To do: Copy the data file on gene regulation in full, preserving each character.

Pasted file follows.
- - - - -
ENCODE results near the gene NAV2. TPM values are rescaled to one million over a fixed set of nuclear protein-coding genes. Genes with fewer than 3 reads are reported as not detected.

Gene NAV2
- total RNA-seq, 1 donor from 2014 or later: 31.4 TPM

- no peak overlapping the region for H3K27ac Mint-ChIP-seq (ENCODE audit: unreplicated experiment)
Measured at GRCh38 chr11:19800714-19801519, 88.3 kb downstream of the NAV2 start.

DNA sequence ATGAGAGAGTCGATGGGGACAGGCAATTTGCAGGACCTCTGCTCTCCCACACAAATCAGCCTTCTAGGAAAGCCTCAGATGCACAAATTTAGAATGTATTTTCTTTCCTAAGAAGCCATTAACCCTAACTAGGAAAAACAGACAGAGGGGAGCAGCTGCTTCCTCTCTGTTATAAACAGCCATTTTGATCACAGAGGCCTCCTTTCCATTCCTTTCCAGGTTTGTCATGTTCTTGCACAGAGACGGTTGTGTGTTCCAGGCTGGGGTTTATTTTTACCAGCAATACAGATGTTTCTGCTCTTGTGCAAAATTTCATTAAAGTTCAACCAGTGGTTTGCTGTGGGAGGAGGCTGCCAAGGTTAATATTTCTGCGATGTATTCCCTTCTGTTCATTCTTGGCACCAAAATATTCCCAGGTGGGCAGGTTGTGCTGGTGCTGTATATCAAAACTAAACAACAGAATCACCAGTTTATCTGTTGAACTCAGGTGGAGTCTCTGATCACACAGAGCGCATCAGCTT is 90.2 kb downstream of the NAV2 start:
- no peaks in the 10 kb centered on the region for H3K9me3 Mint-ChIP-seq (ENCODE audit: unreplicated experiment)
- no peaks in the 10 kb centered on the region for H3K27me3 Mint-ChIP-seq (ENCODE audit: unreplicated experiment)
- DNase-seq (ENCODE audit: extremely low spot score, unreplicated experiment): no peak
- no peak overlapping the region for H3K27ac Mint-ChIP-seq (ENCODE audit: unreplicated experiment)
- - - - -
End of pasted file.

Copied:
ENCODE results near the gene NAV2. TPM values are rescaled to one million over a fixed set of nuclear protein-coding genes. Genes with fewer than 3 reads are reported as not detected.

Gene NAV2
- total RNA-seq, 1 donor from 2014 or later: 31.4 TPM

- no peak overlapping the region for H3K27ac Mint-ChIP-seq (ENCODE audit: unreplicated experiment)
Measured at GRCh38 chr11:19800714-19801519, 88.3 kb downstream of the NAV2 start.

DNA sequence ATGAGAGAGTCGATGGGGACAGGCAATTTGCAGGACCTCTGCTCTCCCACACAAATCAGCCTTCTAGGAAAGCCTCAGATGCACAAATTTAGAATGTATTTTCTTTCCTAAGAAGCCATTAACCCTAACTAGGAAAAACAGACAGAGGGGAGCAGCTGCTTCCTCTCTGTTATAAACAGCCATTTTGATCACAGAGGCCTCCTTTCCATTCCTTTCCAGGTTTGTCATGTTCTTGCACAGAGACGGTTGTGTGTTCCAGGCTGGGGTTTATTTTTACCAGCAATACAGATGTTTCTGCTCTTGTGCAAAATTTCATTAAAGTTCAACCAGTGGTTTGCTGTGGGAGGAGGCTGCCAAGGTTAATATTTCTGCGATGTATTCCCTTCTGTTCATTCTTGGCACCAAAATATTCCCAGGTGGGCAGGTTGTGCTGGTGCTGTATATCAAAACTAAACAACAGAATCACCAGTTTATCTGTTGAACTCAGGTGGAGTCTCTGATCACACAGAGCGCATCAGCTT is 90.2 kb downstream of the NAV2 start:
- no peaks in the 10 kb centered on the region for H3K9me3 Mint-ChIP-seq (ENCODE audit: unreplicated experiment)
- no peaks in the 10 kb centered on the region for H3K27me3 Mint-ChIP-seq (ENCODE audit: unreplicated experiment)
- DNase-seq (ENCODE audit: extremely low spot score, unreplicated experiment): no peak
- no peak overlapping the region for H3K27ac Mint-ChIP-seq (ENCODE audit: unreplicated experiment)